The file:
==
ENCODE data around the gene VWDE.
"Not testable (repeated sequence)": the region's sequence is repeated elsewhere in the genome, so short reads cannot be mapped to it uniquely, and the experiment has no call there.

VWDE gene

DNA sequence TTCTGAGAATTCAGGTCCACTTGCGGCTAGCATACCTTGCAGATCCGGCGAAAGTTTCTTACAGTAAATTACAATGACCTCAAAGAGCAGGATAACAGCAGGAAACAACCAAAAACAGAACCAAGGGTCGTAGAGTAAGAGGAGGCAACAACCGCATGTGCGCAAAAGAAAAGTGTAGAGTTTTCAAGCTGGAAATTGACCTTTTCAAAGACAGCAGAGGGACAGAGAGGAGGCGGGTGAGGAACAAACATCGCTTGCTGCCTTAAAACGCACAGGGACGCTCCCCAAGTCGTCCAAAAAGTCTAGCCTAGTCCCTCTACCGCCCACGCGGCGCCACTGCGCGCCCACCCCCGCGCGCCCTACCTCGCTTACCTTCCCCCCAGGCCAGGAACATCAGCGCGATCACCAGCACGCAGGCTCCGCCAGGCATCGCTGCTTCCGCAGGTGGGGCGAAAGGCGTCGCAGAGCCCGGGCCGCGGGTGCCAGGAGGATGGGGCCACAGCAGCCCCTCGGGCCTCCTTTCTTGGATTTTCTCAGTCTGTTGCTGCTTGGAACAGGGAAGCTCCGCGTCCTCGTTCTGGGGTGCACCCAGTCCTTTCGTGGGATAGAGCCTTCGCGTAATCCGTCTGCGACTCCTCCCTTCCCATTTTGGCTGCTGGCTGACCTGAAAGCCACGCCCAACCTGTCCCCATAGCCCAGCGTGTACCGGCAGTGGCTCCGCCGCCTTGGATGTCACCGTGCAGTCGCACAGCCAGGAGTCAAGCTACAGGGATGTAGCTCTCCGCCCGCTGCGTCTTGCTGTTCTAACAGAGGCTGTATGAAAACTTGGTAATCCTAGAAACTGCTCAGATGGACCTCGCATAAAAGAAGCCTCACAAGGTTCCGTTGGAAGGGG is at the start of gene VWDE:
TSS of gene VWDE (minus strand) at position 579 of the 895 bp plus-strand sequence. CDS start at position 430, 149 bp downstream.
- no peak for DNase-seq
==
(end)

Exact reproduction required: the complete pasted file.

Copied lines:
ENCODE data around the gene VWDE.
"Not testable (repeated sequence)": the region's sequence is repeated elsewhere in the genome, so short reads cannot be mapped to it uniquely, and the experiment has no call there.

VWDE gene

DNA sequence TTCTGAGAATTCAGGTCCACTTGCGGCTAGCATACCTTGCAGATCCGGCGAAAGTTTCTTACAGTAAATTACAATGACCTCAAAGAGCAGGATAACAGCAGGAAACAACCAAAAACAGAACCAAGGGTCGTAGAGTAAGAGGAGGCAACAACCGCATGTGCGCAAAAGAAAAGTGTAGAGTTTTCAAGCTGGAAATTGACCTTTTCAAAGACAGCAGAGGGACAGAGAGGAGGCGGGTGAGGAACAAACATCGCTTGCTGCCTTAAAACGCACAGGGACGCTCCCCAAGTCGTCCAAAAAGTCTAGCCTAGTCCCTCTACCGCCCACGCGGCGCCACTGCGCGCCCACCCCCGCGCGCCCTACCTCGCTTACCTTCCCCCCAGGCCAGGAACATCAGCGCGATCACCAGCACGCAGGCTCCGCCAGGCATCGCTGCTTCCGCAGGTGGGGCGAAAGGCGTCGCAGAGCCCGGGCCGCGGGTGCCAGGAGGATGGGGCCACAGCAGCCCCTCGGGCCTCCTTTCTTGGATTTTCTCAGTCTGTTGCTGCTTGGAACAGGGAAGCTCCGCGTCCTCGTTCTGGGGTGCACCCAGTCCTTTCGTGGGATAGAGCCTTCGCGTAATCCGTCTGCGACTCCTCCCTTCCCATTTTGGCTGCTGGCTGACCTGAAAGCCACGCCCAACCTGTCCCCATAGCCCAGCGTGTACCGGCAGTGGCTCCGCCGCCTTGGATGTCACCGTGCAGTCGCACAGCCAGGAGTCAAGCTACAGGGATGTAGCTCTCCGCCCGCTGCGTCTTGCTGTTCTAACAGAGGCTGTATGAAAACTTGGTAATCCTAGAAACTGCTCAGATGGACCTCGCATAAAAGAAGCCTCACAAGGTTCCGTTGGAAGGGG is at the start of gene VWDE:
TSS of gene VWDE (minus strand) at position 579 of the 895 bp plus-strand sequence. CDS start at position 430, 149 bp downstream.
- no peak for DNase-seq